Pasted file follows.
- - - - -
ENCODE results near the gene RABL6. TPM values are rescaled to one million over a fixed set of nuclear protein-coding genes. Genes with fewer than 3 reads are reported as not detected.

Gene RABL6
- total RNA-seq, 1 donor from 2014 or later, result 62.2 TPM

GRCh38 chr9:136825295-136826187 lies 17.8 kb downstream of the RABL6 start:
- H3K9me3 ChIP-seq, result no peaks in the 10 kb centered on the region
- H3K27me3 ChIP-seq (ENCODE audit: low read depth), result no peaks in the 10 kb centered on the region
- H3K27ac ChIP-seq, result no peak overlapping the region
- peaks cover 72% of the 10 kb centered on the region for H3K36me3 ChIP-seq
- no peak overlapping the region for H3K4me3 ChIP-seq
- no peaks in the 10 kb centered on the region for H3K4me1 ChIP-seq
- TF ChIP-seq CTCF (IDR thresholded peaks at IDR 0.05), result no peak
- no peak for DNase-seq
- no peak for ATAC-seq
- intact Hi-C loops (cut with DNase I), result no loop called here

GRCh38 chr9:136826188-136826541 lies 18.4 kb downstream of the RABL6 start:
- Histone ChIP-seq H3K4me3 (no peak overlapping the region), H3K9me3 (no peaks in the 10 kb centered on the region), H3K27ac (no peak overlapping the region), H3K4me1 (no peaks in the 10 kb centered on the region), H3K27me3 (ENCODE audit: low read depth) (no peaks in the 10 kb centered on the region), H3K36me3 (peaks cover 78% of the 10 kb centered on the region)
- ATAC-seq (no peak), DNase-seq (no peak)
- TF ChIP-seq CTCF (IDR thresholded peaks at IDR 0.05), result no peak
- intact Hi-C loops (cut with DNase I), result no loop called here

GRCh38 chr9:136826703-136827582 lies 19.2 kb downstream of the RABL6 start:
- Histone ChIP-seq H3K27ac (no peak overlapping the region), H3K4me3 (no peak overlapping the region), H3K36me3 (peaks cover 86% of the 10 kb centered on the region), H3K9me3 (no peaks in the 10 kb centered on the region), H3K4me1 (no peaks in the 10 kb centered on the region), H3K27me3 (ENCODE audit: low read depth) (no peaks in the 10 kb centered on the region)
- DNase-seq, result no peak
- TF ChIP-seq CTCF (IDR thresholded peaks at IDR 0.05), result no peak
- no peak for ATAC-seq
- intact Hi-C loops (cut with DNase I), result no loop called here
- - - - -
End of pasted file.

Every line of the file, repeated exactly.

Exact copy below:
ENCODE results near the gene RABL6. TPM values are rescaled to one million over a fixed set of nuclear protein-coding genes. Genes with fewer than 3 reads are reported as not detected.

Gene RABL6
- total RNA-seq, 1 donor from 2014 or later, result 62.2 TPM

GRCh38 chr9:136825295-136826187 lies 17.8 kb downstream of the RABL6 start:
- H3K9me3 ChIP-seq, result no peaks in the 10 kb centered on the region
- H3K27me3 ChIP-seq (ENCODE audit: low read depth), result no peaks in the 10 kb centered on the region
- H3K27ac ChIP-seq, result no peak overlapping the region
- peaks cover 72% of the 10 kb centered on the region for H3K36me3 ChIP-seq
- no peak overlapping the region for H3K4me3 ChIP-seq
- no peaks in the 10 kb centered on the region for H3K4me1 ChIP-seq
- TF ChIP-seq CTCF (IDR thresholded peaks at IDR 0.05), result no peak
- no peak for DNase-seq
- no peak for ATAC-seq
- intact Hi-C loops (cut with DNase I), result no loop called here

GRCh38 chr9:136826188-136826541 lies 18.4 kb downstream of the RABL6 start:
- Histone ChIP-seq H3K4me3 (no peak overlapping the region), H3K9me3 (no peaks in the 10 kb centered on the region), H3K27ac (no peak overlapping the region), H3K4me1 (no peaks in the 10 kb centered on the region), H3K27me3 (ENCODE audit: low read depth) (no peaks in the 10 kb centered on the region), H3K36me3 (peaks cover 78% of the 10 kb centered on the region)
- ATAC-seq (no peak), DNase-seq (no peak)
- TF ChIP-seq CTCF (IDR thresholded peaks at IDR 0.05), result no peak
- intact Hi-C loops (cut with DNase I), result no loop called here

GRCh38 chr9:136826703-136827582 lies 19.2 kb downstream of the RABL6 start:
- Histone ChIP-seq H3K27ac (no peak overlapping the region), H3K4me3 (no peak overlapping the region), H3K36me3 (peaks cover 86% of the 10 kb centered on the region), H3K9me3 (no peaks in the 10 kb centered on the region), H3K4me1 (no peaks in the 10 kb centered on the region), H3K27me3 (ENCODE audit: low read depth) (no peaks in the 10 kb centered on the region)
- DNase-seq, result no peak
- TF ChIP-seq CTCF (IDR thresholded peaks at IDR 0.05), result no peak
- no peak for ATAC-seq
- intact Hi-C loops (cut with DNase I), result no loop called here